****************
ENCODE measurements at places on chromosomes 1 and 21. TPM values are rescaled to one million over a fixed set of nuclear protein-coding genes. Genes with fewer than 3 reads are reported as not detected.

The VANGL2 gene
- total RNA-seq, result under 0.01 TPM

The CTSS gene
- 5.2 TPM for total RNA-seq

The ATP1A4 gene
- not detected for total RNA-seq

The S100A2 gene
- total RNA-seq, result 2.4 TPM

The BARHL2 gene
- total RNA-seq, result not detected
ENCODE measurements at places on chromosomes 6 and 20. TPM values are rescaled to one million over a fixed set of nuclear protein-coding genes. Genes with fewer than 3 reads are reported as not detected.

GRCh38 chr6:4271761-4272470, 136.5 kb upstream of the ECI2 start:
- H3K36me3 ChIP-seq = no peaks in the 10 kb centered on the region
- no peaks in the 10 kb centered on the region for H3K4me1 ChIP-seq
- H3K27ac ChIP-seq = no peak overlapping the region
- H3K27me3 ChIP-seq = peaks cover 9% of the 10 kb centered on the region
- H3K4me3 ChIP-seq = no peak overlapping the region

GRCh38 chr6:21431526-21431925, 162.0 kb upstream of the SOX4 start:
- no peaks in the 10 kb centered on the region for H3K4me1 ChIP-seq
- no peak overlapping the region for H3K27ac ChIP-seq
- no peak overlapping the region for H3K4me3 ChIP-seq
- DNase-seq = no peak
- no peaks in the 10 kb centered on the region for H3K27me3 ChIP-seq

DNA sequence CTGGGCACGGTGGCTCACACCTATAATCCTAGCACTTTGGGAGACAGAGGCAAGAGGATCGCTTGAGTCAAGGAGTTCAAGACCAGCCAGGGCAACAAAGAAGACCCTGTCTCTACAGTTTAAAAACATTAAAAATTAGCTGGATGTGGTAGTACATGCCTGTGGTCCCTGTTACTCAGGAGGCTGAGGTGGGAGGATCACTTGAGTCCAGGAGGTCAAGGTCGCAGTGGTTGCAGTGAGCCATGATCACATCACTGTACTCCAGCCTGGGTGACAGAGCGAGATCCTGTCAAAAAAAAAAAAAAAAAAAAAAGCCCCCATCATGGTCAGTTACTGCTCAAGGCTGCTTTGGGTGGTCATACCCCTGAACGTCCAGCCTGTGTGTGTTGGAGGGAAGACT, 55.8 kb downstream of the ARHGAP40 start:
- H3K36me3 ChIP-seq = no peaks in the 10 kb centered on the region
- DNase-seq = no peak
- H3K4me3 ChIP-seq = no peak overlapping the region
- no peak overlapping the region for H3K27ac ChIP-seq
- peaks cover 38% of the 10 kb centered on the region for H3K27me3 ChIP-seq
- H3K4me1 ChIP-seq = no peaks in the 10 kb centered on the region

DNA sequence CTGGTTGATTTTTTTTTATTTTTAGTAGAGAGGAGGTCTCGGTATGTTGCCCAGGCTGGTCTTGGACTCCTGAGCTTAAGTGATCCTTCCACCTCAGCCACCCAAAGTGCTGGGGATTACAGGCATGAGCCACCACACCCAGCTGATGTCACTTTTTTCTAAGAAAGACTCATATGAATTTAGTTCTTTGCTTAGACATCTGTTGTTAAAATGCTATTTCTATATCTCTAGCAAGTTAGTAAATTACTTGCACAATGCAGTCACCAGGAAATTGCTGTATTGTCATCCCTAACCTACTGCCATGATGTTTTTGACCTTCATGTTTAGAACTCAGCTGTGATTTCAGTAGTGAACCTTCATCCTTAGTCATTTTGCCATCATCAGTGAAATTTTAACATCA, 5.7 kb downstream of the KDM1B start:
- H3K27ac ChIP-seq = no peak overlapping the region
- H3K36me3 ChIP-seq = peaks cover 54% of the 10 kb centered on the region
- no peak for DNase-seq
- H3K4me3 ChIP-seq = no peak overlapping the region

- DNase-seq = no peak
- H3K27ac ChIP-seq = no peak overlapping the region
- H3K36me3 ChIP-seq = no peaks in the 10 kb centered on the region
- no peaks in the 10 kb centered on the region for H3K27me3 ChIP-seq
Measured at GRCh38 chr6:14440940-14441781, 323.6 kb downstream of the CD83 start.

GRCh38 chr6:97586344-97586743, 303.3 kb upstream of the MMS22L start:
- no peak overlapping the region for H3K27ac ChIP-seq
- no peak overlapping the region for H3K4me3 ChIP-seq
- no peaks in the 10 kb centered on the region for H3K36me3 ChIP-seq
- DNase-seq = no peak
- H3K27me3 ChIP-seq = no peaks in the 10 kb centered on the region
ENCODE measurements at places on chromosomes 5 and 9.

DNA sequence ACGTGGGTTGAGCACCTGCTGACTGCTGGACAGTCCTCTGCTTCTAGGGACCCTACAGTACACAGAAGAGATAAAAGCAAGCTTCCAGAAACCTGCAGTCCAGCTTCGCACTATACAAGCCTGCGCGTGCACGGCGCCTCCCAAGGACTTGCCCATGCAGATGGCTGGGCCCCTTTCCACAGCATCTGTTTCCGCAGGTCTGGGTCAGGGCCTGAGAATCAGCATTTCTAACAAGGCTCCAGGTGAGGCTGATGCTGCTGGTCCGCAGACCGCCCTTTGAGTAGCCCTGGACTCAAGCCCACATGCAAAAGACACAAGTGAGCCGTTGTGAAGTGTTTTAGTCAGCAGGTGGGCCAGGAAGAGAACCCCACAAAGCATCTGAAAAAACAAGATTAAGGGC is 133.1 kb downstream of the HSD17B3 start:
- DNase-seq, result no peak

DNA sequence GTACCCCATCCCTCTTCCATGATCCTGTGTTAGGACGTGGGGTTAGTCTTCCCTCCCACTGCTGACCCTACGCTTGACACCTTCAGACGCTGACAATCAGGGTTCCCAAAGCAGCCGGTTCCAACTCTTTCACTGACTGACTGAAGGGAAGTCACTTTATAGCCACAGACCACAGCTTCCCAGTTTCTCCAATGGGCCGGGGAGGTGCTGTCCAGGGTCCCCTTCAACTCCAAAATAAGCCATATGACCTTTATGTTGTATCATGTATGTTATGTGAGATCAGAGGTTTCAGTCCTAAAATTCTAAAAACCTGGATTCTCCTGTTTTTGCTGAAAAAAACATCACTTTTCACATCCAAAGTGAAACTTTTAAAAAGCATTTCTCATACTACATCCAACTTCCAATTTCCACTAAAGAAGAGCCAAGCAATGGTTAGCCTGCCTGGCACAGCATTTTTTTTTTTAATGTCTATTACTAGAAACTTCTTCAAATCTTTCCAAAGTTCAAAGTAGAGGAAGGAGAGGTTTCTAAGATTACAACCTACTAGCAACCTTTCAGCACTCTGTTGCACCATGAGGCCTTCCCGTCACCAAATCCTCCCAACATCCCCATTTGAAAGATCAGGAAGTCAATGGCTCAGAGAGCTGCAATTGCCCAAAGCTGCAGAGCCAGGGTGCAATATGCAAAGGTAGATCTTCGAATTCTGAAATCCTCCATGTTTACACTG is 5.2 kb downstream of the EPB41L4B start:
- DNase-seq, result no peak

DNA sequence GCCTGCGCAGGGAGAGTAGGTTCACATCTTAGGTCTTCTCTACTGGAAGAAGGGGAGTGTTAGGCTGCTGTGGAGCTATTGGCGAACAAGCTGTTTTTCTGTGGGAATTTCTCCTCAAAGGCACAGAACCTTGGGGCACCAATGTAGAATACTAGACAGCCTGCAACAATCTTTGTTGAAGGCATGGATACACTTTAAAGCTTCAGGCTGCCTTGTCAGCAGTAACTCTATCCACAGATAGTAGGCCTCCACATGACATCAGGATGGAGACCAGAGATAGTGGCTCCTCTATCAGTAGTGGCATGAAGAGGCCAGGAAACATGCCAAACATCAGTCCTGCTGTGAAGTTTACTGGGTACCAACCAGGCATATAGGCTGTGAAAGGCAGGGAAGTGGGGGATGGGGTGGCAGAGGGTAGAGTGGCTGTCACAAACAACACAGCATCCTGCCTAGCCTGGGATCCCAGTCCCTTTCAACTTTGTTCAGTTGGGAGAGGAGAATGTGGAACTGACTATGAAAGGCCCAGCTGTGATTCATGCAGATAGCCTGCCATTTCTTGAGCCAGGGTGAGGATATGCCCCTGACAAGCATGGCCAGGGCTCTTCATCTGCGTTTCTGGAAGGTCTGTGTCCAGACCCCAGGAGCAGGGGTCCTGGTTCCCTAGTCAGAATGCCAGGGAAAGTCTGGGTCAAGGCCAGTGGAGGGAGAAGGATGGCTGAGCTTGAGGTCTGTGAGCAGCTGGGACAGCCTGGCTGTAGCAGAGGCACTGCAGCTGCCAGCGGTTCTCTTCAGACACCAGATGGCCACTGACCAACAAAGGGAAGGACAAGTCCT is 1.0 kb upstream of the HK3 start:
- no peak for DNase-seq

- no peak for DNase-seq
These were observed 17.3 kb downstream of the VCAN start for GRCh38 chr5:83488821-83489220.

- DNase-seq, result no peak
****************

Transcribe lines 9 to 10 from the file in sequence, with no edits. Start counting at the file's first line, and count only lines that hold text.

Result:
- total RNA-seq, result 2.4 TPM

The BARHL2 gene